"Significant research efforts characterizing the effect of blast loading on helmet-head geometries have been pursued in order to understand, predict and ultimately mitigate Traumatic Brain Injury," the researchers said. "At present, identification of specific injury mechanisms, and prediction of injury severity from a specific loading scenario (or a particular history of incidents) remains elusive."
For the helmet tests, the research team used "surrogate body technologies" -- also known as gel dummies -- to test the shock waves, and found the current version of the helmet lacking. From a safe distance, the researchers set off explosive charges; the charge can be with or without fragments, and is made to imitate an IED a Marine might have encountered in Iraq or Afghanistan.
The time and pressure data from each sensor tells the researchers how pressure from the blast dissipates or is passed through the helmet and skull.
"Ultimately," said Dr. Amit Bagchi, a scientist in Matic's division, "the goal is to minimize the energy and the pressure that goes into the brain."
The gel dummies, here testing a different model, can be seen in this Naval Research Laboratory photo; the dummies are blasted with explosive charges that simulate what soldiers and Marines may face in the field, and the researchers gather pressure data from sensors embedded in the gel skulls. (Image source: NRL)
The most important part of the test is over in a fraction of a second.
"The most harmful part," Bagchi said, "is in approximately the first 25th of a second, or about 40 milliseconds."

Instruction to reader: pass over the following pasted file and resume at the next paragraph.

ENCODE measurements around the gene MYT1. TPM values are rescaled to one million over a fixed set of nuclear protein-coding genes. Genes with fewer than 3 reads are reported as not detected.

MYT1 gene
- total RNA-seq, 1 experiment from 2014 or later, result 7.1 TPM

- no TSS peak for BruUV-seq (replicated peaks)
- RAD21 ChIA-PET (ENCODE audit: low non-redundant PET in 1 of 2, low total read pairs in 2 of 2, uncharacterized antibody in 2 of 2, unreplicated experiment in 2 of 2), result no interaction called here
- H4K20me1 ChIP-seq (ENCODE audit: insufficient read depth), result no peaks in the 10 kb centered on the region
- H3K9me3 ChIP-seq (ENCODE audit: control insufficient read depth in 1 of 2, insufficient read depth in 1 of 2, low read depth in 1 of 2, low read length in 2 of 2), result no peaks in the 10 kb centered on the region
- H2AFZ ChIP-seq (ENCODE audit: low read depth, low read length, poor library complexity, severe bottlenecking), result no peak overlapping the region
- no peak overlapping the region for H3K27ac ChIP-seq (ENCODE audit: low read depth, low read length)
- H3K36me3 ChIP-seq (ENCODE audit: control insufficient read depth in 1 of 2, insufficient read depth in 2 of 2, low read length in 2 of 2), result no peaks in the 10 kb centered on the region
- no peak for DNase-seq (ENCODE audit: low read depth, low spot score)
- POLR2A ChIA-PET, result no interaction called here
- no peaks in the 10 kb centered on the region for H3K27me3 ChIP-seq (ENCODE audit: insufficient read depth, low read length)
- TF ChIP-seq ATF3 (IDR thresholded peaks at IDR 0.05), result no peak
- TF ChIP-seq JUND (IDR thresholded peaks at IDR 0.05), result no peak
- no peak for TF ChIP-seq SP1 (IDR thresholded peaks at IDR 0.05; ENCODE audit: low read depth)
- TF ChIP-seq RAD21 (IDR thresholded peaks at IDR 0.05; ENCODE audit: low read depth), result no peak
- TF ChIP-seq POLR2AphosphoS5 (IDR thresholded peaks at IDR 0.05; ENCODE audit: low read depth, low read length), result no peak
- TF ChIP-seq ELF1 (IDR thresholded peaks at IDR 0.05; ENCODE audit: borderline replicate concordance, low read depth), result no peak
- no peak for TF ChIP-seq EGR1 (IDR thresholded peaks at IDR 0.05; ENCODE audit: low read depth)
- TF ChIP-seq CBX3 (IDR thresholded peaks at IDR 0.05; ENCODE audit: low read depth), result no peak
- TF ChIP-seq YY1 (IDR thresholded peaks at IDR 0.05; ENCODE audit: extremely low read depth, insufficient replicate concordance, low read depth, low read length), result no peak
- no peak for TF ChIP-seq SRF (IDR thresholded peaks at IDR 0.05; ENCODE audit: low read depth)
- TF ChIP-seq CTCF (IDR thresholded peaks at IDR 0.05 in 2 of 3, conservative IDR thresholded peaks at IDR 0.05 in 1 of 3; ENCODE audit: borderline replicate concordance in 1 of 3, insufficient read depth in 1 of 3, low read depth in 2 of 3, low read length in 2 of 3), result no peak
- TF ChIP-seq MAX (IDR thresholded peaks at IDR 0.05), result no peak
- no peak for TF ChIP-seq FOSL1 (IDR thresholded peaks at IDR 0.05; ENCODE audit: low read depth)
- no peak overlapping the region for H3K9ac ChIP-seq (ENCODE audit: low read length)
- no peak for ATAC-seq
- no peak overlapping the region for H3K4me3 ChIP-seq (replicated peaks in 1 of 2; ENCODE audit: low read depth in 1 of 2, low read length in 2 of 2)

NRL also uses sensors to evaluate blunt impacts. Rather than simply whacking GelMan with a hammer, however, the lab has a 23-foot tall drop tower. As Matic described: "You mount the helmet on a metal head form, which rides the rail down and hits an anvil. The helmet then bounces off the anvil, and you can measure the acceleration during that event." A smaller bounce means the helmet is better absorbing the impact and protecting the brain.
Their research paper pointed out that increased pressures in one area generally come with decreased pressures in another. As an example, in the front-blast test, the visor-mandible combo dropped the peak of the highest-pressure wave on the back of the head in half when compared with the helmet-only setup.
It’s one of a series of tradeoffs designers must make, Mott said — determining which areas to channel blasts away from, and balancing the need for blast-wave protection against other concerns; a soldier may want to wear the mandible or visor, even with elevated blast-wave pressures in some areas, to prevent a bomb fragment from bouncing off his face.
At some point, it's the soldier's decision what to protect, but the Army wants to give each military member the best equipment possible, according to the team.
"DoD is providing the best possible equipment to the soldiers and warfighters, but then we keep constantly looking for a better solution," Dr. Bagchi said.
(H/T: USA Today)